A little more than 2 years ago, my husband and I became grandparents. He, and now his new baby sister, live 4 1/2 long, long hours away. Ever since our first grandchild was born, I’ve fought the urge to crawl to my children’s grandparents on my knees to apologize for the emotional pain we inflicted on them by living far, far away from them when our first child was born.
And for having to use the phone to keep them up-to-date on all the cute things he did.
And to break the news, more times than I could count, of his latest special needs set backs and surgeries.
Grandparenting Kids with Special Needs from a Distance
As a mom, I know both how hard it is to parent babies and toddlers, with or without special needs. As a grandma, I know how hard it is to live far, far away from grandkids, unable to help out in practical ways or to connect with these children who stole my heart the first time I saw them. So when the first grandchild was nearing his second birthday, right around the time he started remembering us between visits, I decided to come up with a way to connect with him across the miles. Several months later, we are closer than ever.
Grandparenting Kids with Special Needs: 7 Ways to Connect
These 7 ideas are so simple, they can help grandparents everywhere be involved in their grandkids lives, too.
- Find out what interests your grandchild. Listen to what the child’s parents say about their child’s likes and dislikes. When you visit, watch for your grandchild’s favorite toys, books, activities, and topics of conversation.
- Do stuff together. During visits, be as actively involved as you can as early as you can with your grandchild. Read, go on walks, get on the floor and play, sing, dance, and create as many memories as you can.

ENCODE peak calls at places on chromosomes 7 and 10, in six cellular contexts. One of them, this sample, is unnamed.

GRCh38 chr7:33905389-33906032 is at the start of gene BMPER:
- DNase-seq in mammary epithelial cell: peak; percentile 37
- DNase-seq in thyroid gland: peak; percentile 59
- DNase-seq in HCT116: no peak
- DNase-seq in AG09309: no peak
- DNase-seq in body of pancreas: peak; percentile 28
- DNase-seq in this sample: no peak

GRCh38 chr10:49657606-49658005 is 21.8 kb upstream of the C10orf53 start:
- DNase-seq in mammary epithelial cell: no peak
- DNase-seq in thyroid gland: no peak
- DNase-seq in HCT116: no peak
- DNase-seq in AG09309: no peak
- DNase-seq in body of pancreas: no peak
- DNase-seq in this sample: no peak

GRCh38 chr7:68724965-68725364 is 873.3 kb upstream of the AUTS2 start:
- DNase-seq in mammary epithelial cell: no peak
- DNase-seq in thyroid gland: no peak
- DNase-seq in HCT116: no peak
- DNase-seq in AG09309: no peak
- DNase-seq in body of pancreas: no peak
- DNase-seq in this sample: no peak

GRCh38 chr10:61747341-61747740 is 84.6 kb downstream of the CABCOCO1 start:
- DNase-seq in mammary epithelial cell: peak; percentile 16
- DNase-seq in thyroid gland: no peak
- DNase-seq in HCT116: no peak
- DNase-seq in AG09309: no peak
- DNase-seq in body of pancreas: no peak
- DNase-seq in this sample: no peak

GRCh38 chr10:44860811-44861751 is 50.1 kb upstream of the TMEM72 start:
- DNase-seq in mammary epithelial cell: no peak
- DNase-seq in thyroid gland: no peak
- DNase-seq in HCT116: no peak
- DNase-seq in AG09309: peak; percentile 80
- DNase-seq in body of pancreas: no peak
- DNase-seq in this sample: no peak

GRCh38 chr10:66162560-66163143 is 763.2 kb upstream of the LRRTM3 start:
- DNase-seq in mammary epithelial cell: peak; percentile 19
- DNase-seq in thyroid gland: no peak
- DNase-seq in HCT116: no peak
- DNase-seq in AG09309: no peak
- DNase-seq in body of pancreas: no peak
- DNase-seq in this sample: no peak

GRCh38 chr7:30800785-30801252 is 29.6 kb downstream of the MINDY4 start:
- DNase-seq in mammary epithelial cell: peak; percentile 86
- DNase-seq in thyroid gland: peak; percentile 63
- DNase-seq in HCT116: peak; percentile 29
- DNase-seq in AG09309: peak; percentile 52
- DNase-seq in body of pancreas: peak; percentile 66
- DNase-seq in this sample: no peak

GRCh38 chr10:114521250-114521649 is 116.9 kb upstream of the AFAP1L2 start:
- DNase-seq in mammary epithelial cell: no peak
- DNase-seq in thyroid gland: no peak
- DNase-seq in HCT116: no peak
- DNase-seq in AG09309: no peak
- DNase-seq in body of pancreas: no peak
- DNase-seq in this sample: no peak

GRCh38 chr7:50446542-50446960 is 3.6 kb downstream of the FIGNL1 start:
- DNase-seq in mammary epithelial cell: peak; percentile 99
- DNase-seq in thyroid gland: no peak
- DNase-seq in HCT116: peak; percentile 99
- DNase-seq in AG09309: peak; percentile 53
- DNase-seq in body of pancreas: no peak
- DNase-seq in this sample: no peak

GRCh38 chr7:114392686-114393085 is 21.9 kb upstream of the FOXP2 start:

- Pick up the phone. When my kids were little, the grands only called on Sunday afternoon when phone rates were low. Even though cell phones make it possible to call whenever and where ever we do it on Sunday afternoons, after our grandson gets up from his nap. Now that he “gets” talking on the phone, we ask about his favorite things or mention things we’ve done with him.
- Take advantage of technology. Skype and Facetime are wonderful inventions. Use them now and then so your grandkids can “see” and remember your face.
- Send weekly notes and trinkets. Phone calls, Skype, and Facetime are wonderful, but surprisingly, writing a card to our grandson every week has been the most effective way to connect with him. It’s just a short note about the weather, what we’ve been doing (especially if stories about tools we’ve used because our grandson loves tools), remembering things we did with him, and talking about projects to do together during our next visit. I also slip in a few stickers, because he likes crafts. Very often, he uses the stickers to make something for us or to send to his great-grandmas.
These 5 ideas will go a long way to strengthen your ties with grandkids who live far away. Grandparents of kids with special needs can add two more.
- First, accept grandchildren as they are and love them unconditionally.
- Second, learn more about a grandchild’s specific special need. Ask parents where to start researching and how you can assist them.
Parenting kids with special needs can be very isolating, so a grandparents unconditional acceptance and active involvement is not only a wonderful gift but also a powerful way to draw closer to both grandkids and their parents.
Grandparenting Kids with Special Needs: Your Ideas?
Whether you’re the parent or grandparent of a child with special needs, I’d love to hear how you foster the grandparent-grandchild connection. So share your ideas in the comment box. Thanks!
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